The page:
Linking Emissions Trading Schemes: Thoughts on China’s Pilots

From Left: Mr. Allan Lee (China Carbon Forum) (Moderator), Prof. Duan Maosheng (Tsinghua University), Dr. Hans-Joachim Ziesing (Ecologic Institute), Dr. Frank Jotzo (Australian National University), Mr. Wang Wenqiang (SinoCarbon).

October 15th, 2012

“Linking Emissions Trading Schemes: Thoughts on China’s Pilots” was the ninth in the China Low Carbon Leadership Network 2011-2012 event series jointly organized by the Deutsche Gesellschaft für Internationale Zusammenarbeit (GIZ) and China Carbon Forum (CCF). 72 representatives of government, NGOs, business and media joined GIZ and CCF to discuss linking ETSs in China.

Participants considered that linking emissions trading schemes brings efficiencies worth encouraging in the long term, but requires technical compatibility as well as political circumstances that are rare in reality. Whereas Europe’s first phase was a full-scale trial with a single set of rules for all member states, China’s pilot schemes are consciously trialing different rules at a local level ahead of a national scheme. Their short term priority – and challenge – is therefore not to link but simply to each become operational. In fact, linking among China’s pilots could limit their ability to experiment with different rules and mean flaws in one pilot undermine another. An eventual national scheme in China is thus more likely to supercede rather than emerge from linked local pilots.  Linking often involves assymetries where the larger market has more power. In the future, if a Chinese scheme were to link internationally, Beijing could in effect become the ‘rule maker’ of the world’s carbon markets.

The following is an edited synthesis of the discussion. As per convention, individual’s comments are not attributed.

The development of China’s pilot schemes and prospects for linking:

China’s pilots need to consider the consequences and implications of linking. At this stage there is an obvious lack of data on both mitigation potential and mitigation cost.

The determination of responsibility between national bodies and provinces, particularly in relation to credit exchanges, remains unclear. National bodies assess GHG emission intensity targets, but the exchanges are accountable only at the provincial level.  When central government assesses intensity performance, how would they assess the transfer of credits across linked schemes?

3-5 years was suggested as the period before linking could be considered, but the MRV would need to be clarified between all linking participants. It was also noted that linking schemes domestically could provide invaluable experience for eventually linking a national scheme with others.

Conversely, some felt that it would be impossible to link China’s pilots in the foreseeable future. Reasons included local protectionism regarding the credibility of purchases from others provinces, especially in the absence of a futures market for carbon, and companies would therefore remain risk averse. Consequently, the solution might come from national level ETS development, rather than linking.

It is difficult to understand what the demand for credits will be because the cost of non-compliance is unknown. Further, the amount to which China’s government can fine enterprises is limited.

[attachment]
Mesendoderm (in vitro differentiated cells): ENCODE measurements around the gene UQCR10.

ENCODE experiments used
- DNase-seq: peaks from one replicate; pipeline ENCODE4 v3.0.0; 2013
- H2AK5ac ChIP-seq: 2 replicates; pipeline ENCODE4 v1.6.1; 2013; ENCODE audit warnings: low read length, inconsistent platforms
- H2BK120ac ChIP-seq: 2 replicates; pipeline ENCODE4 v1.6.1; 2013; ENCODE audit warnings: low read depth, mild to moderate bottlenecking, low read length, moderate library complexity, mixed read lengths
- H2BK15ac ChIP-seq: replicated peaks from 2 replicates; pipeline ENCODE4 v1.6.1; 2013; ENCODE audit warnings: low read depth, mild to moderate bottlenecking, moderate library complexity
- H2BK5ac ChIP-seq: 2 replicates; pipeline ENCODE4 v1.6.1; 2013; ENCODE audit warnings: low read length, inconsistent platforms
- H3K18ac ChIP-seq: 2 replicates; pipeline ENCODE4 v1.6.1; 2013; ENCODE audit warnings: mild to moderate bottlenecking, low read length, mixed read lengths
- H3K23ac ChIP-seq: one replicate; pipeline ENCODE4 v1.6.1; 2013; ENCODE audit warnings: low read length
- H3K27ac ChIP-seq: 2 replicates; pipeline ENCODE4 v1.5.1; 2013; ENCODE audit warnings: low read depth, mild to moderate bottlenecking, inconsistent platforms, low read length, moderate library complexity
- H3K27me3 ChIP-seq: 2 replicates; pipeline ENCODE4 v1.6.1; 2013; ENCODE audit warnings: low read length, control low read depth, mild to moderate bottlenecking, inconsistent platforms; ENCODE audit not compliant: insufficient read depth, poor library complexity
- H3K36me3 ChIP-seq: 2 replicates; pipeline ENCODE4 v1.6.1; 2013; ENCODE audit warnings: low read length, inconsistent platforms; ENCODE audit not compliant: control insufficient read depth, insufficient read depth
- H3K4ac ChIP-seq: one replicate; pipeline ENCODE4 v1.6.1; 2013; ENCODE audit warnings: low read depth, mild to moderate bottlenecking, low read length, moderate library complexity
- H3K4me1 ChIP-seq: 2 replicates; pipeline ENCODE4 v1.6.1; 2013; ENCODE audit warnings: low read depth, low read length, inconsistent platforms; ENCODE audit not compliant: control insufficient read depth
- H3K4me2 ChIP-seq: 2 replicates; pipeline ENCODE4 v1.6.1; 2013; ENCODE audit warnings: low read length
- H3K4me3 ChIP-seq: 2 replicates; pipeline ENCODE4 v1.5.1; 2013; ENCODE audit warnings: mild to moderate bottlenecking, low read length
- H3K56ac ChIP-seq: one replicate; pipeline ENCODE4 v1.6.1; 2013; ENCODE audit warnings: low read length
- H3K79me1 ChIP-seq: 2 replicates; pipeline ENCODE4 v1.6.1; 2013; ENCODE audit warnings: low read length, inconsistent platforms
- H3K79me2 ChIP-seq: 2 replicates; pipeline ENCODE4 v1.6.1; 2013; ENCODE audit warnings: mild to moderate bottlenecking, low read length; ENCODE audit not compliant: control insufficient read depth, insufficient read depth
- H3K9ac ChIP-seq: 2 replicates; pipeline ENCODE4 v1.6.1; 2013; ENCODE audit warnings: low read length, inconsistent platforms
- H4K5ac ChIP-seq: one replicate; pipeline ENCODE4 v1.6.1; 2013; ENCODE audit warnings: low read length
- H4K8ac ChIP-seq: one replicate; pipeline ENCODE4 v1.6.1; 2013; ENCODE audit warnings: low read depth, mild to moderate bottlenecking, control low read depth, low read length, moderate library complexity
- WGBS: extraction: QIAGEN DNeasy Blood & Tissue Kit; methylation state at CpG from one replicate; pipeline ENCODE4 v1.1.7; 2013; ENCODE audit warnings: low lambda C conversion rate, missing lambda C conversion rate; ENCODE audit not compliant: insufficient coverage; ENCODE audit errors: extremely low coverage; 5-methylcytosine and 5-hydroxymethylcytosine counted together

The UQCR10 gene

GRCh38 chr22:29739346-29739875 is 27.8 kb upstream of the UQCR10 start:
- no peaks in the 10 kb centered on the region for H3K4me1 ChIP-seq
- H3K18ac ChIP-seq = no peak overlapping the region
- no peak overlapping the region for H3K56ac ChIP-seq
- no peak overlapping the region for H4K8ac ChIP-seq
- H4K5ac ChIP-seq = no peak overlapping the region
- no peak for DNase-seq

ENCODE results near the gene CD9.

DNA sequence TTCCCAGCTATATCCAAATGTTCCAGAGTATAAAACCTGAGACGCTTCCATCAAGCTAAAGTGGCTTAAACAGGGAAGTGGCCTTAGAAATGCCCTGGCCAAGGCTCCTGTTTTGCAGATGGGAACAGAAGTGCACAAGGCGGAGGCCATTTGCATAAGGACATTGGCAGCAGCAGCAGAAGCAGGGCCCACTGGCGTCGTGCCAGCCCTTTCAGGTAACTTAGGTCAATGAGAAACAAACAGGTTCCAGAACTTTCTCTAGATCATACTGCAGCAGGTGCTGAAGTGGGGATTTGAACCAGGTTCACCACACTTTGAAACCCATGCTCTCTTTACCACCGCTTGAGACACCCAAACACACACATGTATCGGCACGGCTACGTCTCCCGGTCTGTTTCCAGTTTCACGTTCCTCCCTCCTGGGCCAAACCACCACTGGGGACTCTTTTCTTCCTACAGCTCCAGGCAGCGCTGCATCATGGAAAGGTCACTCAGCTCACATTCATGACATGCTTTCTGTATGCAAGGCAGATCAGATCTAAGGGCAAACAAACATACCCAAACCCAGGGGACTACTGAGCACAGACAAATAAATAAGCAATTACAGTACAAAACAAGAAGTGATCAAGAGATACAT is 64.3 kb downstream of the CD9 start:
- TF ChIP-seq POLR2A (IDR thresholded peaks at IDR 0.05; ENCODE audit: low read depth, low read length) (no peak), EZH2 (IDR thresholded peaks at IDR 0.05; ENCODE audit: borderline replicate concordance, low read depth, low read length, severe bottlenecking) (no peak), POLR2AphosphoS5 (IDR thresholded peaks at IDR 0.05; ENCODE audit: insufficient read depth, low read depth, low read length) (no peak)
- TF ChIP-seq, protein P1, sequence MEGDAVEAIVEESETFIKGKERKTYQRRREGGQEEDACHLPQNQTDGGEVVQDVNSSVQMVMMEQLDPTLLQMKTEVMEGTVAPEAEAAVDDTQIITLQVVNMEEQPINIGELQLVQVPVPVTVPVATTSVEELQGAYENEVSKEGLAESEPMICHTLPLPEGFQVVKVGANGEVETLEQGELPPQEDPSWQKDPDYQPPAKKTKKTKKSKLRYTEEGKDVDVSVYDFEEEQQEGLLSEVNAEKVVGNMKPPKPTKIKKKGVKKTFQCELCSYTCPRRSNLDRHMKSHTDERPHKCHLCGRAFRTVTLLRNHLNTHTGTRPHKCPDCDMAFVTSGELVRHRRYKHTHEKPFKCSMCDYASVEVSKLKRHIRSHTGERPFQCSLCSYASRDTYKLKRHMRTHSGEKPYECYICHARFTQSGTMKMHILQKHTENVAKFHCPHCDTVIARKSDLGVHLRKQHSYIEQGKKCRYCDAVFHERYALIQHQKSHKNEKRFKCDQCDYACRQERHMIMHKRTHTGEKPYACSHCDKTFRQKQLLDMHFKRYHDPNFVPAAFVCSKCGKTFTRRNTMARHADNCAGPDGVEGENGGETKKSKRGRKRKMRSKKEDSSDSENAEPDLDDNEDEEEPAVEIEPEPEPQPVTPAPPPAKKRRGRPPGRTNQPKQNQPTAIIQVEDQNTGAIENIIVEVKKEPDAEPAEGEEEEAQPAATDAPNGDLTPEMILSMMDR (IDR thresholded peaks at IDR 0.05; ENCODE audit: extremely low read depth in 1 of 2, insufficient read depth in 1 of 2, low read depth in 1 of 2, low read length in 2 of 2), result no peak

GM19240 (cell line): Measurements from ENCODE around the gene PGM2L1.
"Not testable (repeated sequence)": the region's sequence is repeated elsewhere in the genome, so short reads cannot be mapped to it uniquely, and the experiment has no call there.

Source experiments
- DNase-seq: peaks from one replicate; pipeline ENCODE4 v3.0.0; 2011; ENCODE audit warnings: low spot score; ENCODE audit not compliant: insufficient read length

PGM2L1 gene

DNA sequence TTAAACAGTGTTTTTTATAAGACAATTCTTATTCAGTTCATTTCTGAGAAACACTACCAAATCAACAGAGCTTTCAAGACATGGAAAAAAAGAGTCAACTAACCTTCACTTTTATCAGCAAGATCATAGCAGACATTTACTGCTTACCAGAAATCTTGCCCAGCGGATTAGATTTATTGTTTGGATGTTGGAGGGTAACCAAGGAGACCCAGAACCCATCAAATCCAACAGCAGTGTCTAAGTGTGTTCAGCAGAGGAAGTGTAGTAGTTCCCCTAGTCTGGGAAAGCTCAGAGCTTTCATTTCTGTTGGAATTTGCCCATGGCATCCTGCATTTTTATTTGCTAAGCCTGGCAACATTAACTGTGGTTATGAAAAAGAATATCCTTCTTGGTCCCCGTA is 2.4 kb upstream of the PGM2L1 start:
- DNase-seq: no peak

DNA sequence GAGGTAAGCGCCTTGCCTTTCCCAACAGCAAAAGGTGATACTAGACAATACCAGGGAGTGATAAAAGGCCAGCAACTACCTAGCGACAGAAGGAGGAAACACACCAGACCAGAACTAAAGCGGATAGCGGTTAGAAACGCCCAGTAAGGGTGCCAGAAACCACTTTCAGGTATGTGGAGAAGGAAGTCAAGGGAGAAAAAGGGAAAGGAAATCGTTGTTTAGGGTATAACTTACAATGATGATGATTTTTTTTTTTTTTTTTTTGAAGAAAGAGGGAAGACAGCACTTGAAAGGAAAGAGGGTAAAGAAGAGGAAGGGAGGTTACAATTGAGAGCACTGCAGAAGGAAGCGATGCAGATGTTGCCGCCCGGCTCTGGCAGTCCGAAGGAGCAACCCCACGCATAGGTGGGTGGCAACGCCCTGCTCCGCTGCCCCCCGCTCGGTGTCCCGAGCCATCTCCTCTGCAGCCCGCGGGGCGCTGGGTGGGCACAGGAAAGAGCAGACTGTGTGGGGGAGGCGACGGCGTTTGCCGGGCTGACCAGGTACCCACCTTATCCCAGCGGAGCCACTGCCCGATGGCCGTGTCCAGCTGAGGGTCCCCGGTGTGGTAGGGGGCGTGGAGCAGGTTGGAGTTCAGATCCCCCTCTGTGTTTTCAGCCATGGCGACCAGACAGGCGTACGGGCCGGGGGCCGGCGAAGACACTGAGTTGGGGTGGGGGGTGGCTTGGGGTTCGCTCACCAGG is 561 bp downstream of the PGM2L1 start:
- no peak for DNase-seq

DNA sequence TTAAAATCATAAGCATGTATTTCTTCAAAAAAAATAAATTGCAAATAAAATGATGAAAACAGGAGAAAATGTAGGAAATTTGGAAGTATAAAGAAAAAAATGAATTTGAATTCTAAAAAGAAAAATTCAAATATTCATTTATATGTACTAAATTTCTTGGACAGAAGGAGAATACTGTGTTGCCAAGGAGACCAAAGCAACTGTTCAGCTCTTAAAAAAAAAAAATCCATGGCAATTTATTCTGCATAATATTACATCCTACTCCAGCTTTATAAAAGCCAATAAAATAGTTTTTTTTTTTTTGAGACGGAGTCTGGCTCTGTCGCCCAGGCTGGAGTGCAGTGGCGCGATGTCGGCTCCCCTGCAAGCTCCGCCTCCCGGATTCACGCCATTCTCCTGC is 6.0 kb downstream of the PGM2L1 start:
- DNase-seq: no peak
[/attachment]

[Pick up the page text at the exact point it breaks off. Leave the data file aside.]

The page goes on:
China’s pilots focus on industrialized cities and mainly on the building sector, which has not the experience in other countries. It was suggested that ETSs are more suitable for large upstream emitters who can readily pass on the costs to end users. The EU is now considering simplifying its system to include only large emitters. Why couldn’t China develop a similar system for a small group of upstream emitters who could pass on a price signal, rather than leaving the burden to so many downstream users? This could cut down the administrative burden, while increasing the effectiveness of the carbon prices. In response it was suggested that due to the selection of the pilot regions, which often import and export power in and out of each region, it would be easier to focus on the residential building sector – China’s biggest energy consuming sector.

Lessons learned from other systems around the world:

Linking ETSs takes time. The ETS must be fully operating before considering linkages. It takes time to establish a sufficient database. Having the right database took a long time in Europe. Reliable data was considered paramount – without reliable data, the ETS can’t start effectively, and linking could not be appropriately considered.

Linking would reduce the opportunity for experimentation, but would ensure the most efficient use of resources, in terms of purchasing credits from activities across all linked schemes with the lowest cost of marginal abatement.

Each ETS linking proponent must trust the MRV of the counterpart system. The stringency of the caps within each scheme must represent mutually acceptable levels of ambition, and the overall cap should not be inflated.

The experience from the EU suggested that a central scheme governed by one body would be more effective. The earlier bargaining and allocating process between different member states was not as rewarding as was hoped, therefore EU moved to an EU wide cap – from a differentiated scheme to a central scheme – regulated by one body.

If the schemes weren’t fully integrated, it would be difficult for large companies with different sub-companies in different regions to manage. The experience from Australia was that bigger companies are happy to see integrated markets because it makes it easier for them to comply, and that companies prefer a clear signal going forward.

Learning by doing was suggested as a good way to learn, and not to be too shy to experiment.

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